The Winter Olympics will begin Friday night with the Opening Ceremonies from Sochi, Russia.

The Winter Games are not as big as the Summer Olympics. The Winter Olympics have only 15 sports (with as many as 12 events in each sport), while the Summer Games feature 41 sports and hundreds of events.

Sports in the Winter Olympics must involve ice or snow. Even though basketball is generally played in the winter, the game does not have snow or ice, so it is included in the Summer Olympics.

There may not be many sports in the Winter Olympics, but there will be plenty of television coverage. Nobody can watch that much TV. Kids have to go to school, do their homework and play their own sports.

So you need a plan for the 17 days of competition. KidsPost sports columnist Fred Bowen made a list of his favorite events as well as some that he would rather miss. Let’s start with the favorites.

Downhill skiing

My absolute favorite, can’t-miss event is the downhill. What I love about the race is that it’s so simple. Go to the top of the mountain. Point your skis downhill. Try not to crash as you speed through the course. The fastest skier down the mountain wins.

Both the men’s and women’s events are full of heart-in-your-throat action. The super G, or super giant slalom, is cool, too. (That event is not quite as fast, has more turns and has gates that are spaced farther apart.) But the downhill is the best. Hang on to your hat and watch.

Snowboard cross

Only daredevils are allowed in this sport. Four snowboarders race down a winding, hilly course at breakneck speed. Every race has spills, thrills and plenty of excitement.

What I like best is that it’s a real race. The snowboarders compete against one another, not just the clock. The winners move on; the losers go home.

Short track speedskating

This is like snowboard cross on ice. The skaters spin around a small track, jockeying for position as they race for the finish line. Falls and fouls happen all the time because there are lots of skaters going at top speeds in too small a space. I love how close the short track racers get to the ice when they lean into their turns.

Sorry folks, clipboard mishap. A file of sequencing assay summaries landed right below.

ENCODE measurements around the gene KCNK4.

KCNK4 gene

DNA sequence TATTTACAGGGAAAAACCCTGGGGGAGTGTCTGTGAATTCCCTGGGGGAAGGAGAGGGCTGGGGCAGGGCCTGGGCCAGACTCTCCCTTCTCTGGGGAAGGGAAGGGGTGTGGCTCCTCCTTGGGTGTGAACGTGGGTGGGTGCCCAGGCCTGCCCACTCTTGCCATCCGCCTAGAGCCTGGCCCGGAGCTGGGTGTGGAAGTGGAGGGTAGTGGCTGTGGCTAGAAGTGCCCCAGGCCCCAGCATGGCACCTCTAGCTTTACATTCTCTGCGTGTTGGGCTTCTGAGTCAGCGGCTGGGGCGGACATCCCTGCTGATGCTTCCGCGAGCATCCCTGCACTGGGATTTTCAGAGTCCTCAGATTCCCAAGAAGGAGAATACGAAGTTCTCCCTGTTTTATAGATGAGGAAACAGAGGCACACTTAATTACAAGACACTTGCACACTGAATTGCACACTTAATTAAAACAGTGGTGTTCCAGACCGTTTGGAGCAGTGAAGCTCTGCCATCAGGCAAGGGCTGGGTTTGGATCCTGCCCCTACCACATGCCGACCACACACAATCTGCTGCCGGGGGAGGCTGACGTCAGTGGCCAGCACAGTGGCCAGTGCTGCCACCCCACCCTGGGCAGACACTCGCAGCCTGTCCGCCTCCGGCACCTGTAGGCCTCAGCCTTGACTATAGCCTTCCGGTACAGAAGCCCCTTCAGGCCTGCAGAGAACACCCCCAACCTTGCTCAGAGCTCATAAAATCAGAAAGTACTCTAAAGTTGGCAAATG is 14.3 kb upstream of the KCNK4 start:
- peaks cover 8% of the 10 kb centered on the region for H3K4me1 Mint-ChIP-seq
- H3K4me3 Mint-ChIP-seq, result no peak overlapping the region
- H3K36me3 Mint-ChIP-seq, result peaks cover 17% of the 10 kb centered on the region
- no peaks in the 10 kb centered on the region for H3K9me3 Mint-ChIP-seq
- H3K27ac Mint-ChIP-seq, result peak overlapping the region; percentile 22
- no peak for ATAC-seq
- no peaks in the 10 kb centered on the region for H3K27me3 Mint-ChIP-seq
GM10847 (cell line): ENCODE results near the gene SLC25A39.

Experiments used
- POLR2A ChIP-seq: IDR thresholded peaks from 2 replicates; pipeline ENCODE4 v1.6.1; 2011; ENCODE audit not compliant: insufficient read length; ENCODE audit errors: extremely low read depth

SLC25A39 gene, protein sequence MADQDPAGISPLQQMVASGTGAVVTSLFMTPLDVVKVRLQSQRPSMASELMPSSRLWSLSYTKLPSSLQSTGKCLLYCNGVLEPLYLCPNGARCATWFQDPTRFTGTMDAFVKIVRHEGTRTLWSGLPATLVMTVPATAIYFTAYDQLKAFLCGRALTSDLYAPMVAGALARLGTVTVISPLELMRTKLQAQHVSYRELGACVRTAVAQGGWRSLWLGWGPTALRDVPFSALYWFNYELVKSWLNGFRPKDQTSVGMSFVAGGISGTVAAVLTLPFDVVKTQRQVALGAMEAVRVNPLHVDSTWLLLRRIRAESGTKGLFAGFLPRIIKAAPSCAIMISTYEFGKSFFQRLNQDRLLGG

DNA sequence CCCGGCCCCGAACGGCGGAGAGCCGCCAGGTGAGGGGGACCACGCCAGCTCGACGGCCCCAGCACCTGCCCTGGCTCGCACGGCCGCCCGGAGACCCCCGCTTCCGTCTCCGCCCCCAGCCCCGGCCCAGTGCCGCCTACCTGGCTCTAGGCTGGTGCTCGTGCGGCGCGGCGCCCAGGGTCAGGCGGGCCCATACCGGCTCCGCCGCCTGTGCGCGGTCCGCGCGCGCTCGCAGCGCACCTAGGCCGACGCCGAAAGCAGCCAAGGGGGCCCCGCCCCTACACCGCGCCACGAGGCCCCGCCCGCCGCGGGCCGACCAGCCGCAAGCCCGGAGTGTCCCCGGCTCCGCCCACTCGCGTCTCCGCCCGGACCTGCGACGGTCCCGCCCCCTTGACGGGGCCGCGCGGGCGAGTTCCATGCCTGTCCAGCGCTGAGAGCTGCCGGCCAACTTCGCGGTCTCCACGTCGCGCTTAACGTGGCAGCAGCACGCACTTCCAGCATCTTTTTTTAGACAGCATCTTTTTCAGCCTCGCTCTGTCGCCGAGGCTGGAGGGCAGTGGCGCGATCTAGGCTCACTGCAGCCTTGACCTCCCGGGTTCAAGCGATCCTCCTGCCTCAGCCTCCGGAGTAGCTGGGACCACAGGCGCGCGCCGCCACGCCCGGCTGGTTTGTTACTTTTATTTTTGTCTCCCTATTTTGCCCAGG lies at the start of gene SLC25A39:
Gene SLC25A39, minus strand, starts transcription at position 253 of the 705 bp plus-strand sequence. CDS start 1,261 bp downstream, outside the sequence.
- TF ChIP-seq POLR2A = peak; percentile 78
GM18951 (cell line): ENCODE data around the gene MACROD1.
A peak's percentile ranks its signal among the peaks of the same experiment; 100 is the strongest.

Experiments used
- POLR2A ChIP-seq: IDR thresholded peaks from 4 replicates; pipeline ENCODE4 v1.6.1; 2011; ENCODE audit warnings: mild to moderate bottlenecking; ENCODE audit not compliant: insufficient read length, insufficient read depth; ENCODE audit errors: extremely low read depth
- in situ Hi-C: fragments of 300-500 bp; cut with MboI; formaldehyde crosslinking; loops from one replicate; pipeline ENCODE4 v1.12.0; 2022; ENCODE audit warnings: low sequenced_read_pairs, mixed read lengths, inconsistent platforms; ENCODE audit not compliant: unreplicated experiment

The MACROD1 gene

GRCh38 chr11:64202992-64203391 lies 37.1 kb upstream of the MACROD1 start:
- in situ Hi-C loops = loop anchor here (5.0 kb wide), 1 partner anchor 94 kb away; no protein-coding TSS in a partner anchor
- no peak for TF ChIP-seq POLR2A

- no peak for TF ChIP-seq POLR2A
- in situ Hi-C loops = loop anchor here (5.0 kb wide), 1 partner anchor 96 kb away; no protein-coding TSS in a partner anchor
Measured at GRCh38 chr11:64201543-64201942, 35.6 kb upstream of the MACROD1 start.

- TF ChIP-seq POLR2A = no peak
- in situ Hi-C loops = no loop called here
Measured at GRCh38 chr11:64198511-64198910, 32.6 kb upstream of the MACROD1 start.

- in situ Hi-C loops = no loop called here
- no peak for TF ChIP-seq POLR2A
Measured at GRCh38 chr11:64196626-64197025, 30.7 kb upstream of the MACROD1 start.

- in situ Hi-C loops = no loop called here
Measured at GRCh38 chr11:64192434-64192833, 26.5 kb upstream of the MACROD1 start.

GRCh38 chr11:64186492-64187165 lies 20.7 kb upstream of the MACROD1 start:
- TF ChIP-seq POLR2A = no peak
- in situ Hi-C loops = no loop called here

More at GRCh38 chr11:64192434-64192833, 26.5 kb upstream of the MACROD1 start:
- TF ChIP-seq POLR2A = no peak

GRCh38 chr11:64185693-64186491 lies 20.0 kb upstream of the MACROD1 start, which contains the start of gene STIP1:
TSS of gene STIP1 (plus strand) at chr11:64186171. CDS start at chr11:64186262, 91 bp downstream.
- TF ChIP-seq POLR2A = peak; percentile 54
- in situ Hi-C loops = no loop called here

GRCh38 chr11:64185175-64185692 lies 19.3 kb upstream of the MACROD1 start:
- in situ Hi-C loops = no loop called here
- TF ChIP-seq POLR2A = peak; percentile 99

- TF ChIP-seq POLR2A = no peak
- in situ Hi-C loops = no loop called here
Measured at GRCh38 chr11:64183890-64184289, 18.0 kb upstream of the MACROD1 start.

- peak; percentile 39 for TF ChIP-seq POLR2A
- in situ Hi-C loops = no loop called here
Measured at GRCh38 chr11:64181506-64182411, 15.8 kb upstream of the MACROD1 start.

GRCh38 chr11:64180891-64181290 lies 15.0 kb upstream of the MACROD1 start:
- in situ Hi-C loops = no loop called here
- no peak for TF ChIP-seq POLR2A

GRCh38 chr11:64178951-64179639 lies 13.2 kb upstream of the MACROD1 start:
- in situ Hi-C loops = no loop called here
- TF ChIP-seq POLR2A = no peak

We see plenty of hockey watching the Washington Capitals and the National Hockey League. But Olympic hockey is different — bigger rink, ejections for fighting — and special. Everyone is playing for his or her country.

There are lots of strong teams in the men’s tournament. A half-dozen countries could ride a hot goaltender to the gold medal stand. But don’t forget the women. If longtime rivals USA and Canada play against each other, it could be the best matchup of either tournament.

Cross-country skiing

These races are the track events of the Winter Games. There is everything from sprints to marathons — the 50-kilometer race is more than 30 miles. But my favorites are the relays, when teams are competing for glory. Even though some of the races are long, many come down to the wire.

I’ll also check out the figure skating and, believe it or not, the curling matches. That’s the goofy sport where someone slides a large granite stone across a sheet of ice while teammates sweep the ice so the stone stops on one of four circles to score points. It looks like shuffleboard on ice. Check out the wild pants!

As for the others . . .

I won’t spend much time watching the sliding sports such as bobsled, luge or skeleton. I know the sleds go super fast — the four-man bobsled can speed at more than 90 miles per hour — but every run down the icy track looks the same to me.

I know lots of kids love snowboarder Shaun White and freestyle skiing, but I don’t like sports where judges decide the winners. I like races and games and not popularity contests.

That’s okay. Everyone has his or her own favorite Olympic sports. So make up your list of favorites and check when they will be on TV. Then do your homework and beg your parents to let you stay up and watch.

And enjoy.

Watch the Winter Olympics

What: XXII Winter Olympic Games. (“XXII” is “22” in Roman numerals.)

Where: Sochi, Russia.

When: February 6-23. (Opening Ceremonies are February 7 at 7:30 p.m.)

Who: Athletes from 87 countries. Team USA includes 230 athletes.

What channels: NBC, NBC Sports, USA Network, CNBC, MSNBC.

— Fred Bowen